The Ugandans have complained on Twitter about the introduction of a tax of 200 Ugandan shillings [$0.05, £0.04] on the use of social media.
Some have also used virtual private networks (VPNs) to be solvent.
The parliament approved the tax in May after President Yoweri Museveni pushed for the changes on the grounds that social media encouraged gossip.
However, some argue that this is a limitation of critical commentary on the government.
Why did the government do this?
President Museveni has talked about people who use social media to spread gossip, which he calls "opinions, prejudices, insults [and] friendly talks".
In a letter to the finance minister in March, Museveni said a social media tax could boost government revenues and reduce borrowing and aid.
He added that he generally does not support a tax on the Internet as this would affect its use for "educational, research or reference purposes". [1
What was the reaction?
Many say the tax is politically useful as social media is often used for critical commentary on the government, BBC reporter Catherine Byaruhanga in the capital Kampala
says complains that her freedom of speech is being curtailed.
The government has a form in this area. In February 2016, during the presidential and parliamentary elections, access to social media was blocked for security reasons. But critics argued that it limited the ability to monitor the vote.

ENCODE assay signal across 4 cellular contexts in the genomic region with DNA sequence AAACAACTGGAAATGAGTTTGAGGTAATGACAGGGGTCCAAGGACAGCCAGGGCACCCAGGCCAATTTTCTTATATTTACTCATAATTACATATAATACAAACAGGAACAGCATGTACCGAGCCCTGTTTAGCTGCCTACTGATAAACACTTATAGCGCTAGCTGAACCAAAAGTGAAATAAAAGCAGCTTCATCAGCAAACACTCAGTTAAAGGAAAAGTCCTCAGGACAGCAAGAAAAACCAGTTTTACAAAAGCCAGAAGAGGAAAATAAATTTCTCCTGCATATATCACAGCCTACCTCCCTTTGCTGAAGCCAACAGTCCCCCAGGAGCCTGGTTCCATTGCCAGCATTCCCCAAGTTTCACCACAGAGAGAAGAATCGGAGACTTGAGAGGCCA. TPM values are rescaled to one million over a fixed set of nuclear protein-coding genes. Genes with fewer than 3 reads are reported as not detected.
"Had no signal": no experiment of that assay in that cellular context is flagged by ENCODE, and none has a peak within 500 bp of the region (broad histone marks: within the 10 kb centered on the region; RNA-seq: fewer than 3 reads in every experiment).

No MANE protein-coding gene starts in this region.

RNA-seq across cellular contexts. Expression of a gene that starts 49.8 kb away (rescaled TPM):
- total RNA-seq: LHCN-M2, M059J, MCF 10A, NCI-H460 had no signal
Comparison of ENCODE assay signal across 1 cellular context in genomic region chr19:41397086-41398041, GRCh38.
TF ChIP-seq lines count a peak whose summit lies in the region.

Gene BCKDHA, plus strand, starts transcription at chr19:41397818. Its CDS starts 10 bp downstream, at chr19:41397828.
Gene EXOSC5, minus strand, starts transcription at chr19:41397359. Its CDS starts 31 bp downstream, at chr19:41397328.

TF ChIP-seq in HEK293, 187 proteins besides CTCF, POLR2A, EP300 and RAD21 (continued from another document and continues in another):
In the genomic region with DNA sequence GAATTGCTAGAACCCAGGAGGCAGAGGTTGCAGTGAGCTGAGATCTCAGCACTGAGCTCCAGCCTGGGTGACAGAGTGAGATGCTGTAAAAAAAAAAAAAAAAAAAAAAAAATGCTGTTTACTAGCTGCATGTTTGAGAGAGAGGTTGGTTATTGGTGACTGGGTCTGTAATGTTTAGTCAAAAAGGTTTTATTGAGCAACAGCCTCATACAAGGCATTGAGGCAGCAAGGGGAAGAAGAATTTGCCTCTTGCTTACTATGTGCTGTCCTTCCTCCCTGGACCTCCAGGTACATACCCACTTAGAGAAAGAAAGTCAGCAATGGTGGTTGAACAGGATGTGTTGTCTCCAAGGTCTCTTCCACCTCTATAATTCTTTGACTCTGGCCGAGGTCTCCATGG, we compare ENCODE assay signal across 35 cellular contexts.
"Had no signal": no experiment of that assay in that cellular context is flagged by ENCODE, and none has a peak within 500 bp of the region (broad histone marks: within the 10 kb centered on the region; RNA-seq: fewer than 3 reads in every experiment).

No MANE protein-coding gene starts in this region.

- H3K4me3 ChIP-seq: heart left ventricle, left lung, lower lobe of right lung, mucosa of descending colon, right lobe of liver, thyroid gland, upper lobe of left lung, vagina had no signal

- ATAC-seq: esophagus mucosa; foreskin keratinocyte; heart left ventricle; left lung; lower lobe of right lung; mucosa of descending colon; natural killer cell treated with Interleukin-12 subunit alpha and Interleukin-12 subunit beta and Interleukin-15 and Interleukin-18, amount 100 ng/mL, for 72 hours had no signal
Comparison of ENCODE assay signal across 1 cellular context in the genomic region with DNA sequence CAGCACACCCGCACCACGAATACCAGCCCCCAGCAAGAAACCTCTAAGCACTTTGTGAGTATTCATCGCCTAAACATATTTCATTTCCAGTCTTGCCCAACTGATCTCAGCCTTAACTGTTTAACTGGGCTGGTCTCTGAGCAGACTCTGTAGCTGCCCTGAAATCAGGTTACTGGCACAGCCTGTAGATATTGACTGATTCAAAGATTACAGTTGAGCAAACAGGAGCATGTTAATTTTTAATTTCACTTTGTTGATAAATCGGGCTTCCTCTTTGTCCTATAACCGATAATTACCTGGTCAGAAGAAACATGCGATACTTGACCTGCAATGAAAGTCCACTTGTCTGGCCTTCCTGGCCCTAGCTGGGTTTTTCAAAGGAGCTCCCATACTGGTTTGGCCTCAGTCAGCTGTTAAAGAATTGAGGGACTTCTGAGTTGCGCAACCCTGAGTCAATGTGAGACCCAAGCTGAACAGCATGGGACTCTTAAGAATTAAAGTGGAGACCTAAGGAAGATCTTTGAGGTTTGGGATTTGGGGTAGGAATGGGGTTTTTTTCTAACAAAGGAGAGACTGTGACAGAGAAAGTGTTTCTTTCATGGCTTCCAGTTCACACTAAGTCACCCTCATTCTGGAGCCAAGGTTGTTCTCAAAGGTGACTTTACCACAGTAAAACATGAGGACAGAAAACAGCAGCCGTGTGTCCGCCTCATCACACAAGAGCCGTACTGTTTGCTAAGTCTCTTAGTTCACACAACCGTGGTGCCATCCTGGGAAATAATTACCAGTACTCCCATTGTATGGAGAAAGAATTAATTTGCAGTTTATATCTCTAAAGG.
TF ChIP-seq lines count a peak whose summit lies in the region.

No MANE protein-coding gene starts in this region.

Ugandan Internet rights activist Juliet Nanfuka is concerned that the government's move could be copied elsewhere. "If one country does one thing, other countries follow," she says.
Can the Ugandans afford it?
Two hundred Uganda shillings may not sound like much, but activists argue that they represent a significant slice of poorer people
Social media handset packages costing 500 or 1,000 shillings are becoming increasingly popular, leaving the new tax up to 40% of these costs.
Some companies are withdrawing these offers, according to Ms. Nanfuka
How do you pay?
The tax targets the use of OTT services (Over The Top), which include Facebook, WhatsApp and Twitter.
These are services that, according to a statement by telecommunications companies, offer "voice and messaging over the Internet".
Users are asked to make an electronic payment before they can access the websites.
Are people trying? to avoid the tax?
Some Ugandans use a VPN connection, which makes it look like they are accessing the Internet from another country where the tax is not levied.
But that could cost more than tax in the first place because it could consume more data.
BestVPN, which advises people on the services to be used, reported an increase in visitor numbers of Uganda by 966% on the day the tax was introduced.